An assistance dog is not a “help”, if they aren’t actually WITH their partner. Chloe alerts me to sounds I don’t hear, and provides balance support as well as I have Meniere’s. When Chloe is with me, I don’t feel as “deaf” or as “helpless” when I drop things. She makes me feel more “normal” in providing things I cannot do for myself.

I do not utilize Chloe’s skills every single time we go out into public. I may be with my family, and they are always eager to help if needed. Chloe can alert me to a sound, but she cannot tell me what it is unless she can look at or “touch” what made the sound. So sometimes it is NICE to be able to tell Chloe heard something, but ask a family member what it is she is hearing. If I left Chloe at home on the assumption “I may not need her”, I risk several things:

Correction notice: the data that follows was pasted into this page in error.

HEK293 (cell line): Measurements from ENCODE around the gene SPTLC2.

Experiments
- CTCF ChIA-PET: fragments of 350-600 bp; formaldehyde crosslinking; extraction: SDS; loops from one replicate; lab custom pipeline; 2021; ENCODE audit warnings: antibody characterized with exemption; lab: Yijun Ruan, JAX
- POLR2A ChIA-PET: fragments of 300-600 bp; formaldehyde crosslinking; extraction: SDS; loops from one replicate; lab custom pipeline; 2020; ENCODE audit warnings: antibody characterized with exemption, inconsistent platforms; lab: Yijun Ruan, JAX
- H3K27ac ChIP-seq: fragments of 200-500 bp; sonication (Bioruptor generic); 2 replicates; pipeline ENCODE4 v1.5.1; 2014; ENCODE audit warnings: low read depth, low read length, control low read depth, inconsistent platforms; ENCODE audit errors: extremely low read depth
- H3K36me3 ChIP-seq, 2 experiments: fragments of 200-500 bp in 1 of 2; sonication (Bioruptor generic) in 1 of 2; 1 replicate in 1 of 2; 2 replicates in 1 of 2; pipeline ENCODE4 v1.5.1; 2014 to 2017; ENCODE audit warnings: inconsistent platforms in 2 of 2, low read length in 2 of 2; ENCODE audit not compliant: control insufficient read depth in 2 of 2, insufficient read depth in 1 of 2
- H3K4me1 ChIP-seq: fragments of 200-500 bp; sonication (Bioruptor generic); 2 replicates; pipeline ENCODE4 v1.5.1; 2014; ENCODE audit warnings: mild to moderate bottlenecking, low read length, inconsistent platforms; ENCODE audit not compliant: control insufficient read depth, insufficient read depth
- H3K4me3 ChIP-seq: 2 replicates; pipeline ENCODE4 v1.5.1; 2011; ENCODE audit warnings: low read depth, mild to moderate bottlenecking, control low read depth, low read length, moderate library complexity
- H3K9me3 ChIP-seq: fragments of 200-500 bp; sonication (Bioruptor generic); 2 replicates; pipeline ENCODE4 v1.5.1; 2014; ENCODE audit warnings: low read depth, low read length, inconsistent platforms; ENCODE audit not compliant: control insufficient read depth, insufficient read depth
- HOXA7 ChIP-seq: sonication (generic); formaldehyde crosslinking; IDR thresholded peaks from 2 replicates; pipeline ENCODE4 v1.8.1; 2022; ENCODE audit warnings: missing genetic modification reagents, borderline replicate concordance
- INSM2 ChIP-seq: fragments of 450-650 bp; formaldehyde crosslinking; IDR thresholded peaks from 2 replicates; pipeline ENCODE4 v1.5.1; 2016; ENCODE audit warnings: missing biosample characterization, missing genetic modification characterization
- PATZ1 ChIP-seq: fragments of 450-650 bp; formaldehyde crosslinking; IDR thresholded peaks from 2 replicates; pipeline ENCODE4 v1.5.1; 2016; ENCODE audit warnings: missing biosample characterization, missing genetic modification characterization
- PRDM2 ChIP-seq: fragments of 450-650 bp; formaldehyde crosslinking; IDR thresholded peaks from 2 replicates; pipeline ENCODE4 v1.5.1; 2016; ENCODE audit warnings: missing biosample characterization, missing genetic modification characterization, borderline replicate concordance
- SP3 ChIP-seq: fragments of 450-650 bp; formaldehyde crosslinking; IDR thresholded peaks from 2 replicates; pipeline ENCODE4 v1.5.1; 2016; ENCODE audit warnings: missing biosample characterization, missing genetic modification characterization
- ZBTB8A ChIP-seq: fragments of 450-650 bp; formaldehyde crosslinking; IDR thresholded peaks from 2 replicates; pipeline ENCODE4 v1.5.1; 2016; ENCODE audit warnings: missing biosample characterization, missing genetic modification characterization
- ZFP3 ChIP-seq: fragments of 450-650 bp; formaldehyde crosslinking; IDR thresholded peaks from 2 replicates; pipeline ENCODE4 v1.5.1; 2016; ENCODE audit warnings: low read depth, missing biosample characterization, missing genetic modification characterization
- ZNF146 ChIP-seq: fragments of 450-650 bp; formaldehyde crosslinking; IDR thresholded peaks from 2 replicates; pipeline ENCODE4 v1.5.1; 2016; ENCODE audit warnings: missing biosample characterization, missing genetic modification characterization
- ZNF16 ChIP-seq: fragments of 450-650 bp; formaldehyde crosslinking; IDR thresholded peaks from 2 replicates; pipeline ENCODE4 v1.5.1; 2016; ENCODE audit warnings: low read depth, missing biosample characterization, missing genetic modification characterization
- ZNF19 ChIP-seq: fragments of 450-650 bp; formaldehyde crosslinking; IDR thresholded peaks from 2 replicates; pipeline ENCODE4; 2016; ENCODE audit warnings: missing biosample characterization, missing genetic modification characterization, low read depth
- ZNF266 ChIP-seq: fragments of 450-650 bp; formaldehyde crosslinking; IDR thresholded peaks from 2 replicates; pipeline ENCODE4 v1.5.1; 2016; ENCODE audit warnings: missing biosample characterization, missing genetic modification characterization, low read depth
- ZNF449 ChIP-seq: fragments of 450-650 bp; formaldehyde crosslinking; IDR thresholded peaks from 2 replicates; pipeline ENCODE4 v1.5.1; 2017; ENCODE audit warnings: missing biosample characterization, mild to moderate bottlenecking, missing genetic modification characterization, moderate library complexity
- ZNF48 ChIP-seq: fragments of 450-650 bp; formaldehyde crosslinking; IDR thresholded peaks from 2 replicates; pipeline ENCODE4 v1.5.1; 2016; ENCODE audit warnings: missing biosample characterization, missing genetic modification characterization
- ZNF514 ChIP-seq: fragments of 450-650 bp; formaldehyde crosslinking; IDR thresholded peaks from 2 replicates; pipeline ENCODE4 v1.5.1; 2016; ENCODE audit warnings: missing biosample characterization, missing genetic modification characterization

1) What if I do split up from my group and am alone? I cannot hear environmental sounds well, and I may drop things.

2) What is Chloe to think? Is she a working dog whose job is to be by my side, or is she a pet? If she isn’t allowed to alert even when I am with people who hear well, I risk “turning off” that alert. She has to be allowed to work, and she can’t do that home in her crate.

3) I risk weakening the bond a working dog MUST have with their human partner. Chloe has to know that she can count on me to keep her safe, in order to have this over-riding sense of responsibility and love that she feels to alert me to things I cannot hear, or pick up things I drop. She has to practice her skills.